Eye 35’s vendors have worked with the center during the pandemic on pricing and providing a heads-up on availability of supplies like PPE. If certain meds aren’t available, the ASC adjusts. “We always have backup plans,” says Ms. McCafferty.

Ms. Scutt even price-checks Amazon in addition to the ASC’s normal suppliers. “There have been many times we find stuff a lot cheaper online,” she says. “And Amazon’s fulfillment facility is right behind us, so that helps.” Eye 35 even works with another ASC to trade supplies to avoid paying overnight shipping costs.

Ms. McCafferty and her team also convinced the center’s two surgeons to compromise on a single, standard instrument tray, further slashing costs.

  • Going paperless. The amount of time the center’s staff spent making paper charts was not time well spent. Eye 35 finally transitioned to an electronic health record this summer. “We expect, and our goal is, that within six months this system will have paid for itself,” says Ms. McCafferty. “It helps to reduce supply and payroll expenses, it’s made us more efficient and our charts look much better.”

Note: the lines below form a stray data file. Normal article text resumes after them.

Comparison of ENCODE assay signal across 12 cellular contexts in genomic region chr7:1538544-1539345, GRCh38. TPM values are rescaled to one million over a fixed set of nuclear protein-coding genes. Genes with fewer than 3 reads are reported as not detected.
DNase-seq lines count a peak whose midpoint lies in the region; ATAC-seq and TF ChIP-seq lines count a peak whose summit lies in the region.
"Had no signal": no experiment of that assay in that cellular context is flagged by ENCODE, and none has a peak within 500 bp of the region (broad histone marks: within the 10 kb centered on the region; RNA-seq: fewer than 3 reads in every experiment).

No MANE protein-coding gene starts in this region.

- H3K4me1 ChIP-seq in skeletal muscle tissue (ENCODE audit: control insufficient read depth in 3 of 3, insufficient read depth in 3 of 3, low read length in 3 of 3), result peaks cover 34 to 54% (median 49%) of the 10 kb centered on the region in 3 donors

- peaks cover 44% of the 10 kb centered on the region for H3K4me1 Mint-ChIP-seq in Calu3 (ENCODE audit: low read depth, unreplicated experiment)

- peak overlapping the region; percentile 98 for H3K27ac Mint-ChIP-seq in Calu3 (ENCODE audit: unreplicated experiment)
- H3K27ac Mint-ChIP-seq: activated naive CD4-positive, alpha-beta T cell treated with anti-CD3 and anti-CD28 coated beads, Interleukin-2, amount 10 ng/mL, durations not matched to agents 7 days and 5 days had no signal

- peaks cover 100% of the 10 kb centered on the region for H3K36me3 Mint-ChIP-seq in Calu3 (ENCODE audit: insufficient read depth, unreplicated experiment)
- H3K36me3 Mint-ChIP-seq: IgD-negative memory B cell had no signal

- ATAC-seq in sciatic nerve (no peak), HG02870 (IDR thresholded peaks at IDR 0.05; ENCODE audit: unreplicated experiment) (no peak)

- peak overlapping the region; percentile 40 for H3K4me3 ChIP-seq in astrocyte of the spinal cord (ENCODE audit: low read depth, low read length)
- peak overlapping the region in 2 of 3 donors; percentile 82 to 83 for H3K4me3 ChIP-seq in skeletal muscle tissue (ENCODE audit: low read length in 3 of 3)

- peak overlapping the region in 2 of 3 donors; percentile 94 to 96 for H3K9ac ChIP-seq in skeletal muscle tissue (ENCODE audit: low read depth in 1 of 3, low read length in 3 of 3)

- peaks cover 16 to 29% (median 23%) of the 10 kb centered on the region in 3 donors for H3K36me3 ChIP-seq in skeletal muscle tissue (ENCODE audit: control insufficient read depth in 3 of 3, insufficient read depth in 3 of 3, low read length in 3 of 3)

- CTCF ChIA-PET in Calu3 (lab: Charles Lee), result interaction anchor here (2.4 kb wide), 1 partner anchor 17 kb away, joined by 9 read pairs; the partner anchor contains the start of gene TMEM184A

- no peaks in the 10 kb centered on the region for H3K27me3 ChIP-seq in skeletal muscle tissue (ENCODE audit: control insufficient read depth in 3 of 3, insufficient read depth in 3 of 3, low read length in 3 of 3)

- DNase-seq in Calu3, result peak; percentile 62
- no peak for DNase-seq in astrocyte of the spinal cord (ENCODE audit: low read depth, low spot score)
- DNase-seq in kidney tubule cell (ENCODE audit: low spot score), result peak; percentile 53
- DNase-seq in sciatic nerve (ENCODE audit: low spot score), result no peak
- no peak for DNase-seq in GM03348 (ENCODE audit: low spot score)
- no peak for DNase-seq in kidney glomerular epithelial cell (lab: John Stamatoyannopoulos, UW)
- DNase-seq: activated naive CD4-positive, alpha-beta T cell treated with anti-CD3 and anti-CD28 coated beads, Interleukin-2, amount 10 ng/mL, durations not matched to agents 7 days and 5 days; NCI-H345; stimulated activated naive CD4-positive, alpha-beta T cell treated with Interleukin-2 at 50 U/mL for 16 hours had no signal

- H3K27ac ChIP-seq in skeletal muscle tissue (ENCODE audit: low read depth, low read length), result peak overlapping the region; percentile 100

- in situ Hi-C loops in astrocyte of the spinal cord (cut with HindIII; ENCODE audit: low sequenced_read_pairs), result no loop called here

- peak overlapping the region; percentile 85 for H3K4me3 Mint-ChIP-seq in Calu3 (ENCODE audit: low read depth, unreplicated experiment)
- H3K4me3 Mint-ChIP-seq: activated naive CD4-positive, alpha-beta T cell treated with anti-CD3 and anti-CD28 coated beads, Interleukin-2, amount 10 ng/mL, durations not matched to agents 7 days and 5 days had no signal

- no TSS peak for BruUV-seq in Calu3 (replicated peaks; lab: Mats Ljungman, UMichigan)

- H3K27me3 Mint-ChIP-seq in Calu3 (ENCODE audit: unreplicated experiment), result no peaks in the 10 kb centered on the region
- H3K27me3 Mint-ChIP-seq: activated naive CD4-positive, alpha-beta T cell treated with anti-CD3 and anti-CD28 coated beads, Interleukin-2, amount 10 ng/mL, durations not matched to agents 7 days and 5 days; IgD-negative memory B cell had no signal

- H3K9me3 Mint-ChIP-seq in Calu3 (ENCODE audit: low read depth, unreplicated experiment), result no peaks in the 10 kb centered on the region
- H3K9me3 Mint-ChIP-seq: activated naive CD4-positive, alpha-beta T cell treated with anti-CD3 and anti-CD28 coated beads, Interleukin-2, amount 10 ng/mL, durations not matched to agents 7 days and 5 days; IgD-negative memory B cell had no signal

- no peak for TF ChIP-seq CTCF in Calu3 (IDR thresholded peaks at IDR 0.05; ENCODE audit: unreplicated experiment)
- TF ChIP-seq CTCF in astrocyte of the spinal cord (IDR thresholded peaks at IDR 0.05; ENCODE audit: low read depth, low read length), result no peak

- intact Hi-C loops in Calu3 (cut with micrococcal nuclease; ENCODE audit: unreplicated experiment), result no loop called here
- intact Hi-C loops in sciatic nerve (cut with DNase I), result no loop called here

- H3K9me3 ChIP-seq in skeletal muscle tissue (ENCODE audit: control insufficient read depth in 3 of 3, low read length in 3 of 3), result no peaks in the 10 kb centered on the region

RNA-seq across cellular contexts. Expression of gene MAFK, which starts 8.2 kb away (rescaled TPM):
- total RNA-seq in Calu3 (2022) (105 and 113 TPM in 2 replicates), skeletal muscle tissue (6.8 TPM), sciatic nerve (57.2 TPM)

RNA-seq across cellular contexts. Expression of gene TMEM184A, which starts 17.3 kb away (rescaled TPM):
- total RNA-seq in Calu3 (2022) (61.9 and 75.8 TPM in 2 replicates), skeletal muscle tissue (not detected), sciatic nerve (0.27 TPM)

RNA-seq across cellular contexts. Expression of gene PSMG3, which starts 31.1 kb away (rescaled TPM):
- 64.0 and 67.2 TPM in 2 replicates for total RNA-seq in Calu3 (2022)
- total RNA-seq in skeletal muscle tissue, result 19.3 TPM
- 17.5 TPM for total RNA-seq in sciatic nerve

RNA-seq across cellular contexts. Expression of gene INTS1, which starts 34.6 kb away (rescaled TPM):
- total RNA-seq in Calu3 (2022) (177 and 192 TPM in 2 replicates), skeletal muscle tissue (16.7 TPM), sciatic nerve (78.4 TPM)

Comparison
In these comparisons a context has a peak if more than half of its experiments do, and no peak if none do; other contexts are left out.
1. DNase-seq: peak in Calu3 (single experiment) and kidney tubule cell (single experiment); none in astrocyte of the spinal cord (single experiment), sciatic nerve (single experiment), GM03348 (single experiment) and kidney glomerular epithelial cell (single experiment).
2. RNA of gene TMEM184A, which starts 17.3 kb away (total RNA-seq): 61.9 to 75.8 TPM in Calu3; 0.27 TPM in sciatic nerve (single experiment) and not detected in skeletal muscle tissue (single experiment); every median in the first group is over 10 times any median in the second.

• Verifying op notes. A nurse reviews all op notes at the end of each day to check for mistakes before sending them to a third-party billing department. “We’re making sure all cases are documented correctly, because coding mistakes lead to money we’d miss out on,” says Ms. McCafferty.

Fundamental success

Due to the pandemic, case volumes were down in June and flat in July compared with 2019 numbers, according to Mr. Alvarado. However, he predicts steady improvement in case volumes the rest of the year. The center’s proactive financial management philosophy helped it survive and thrive during the pandemic. Mr. Alvarado believes COVID-19 is ultimately going to make the center even more financially solvent.

“I think we’ll be more efficient moving forward and pay more attention to our benchmarking numbers as well as our forecasting and actual numbers,” he says. “If we had a lot of supply and capital expenses over the past few months, I don’t think our numbers would look as clean as they do now.” OSM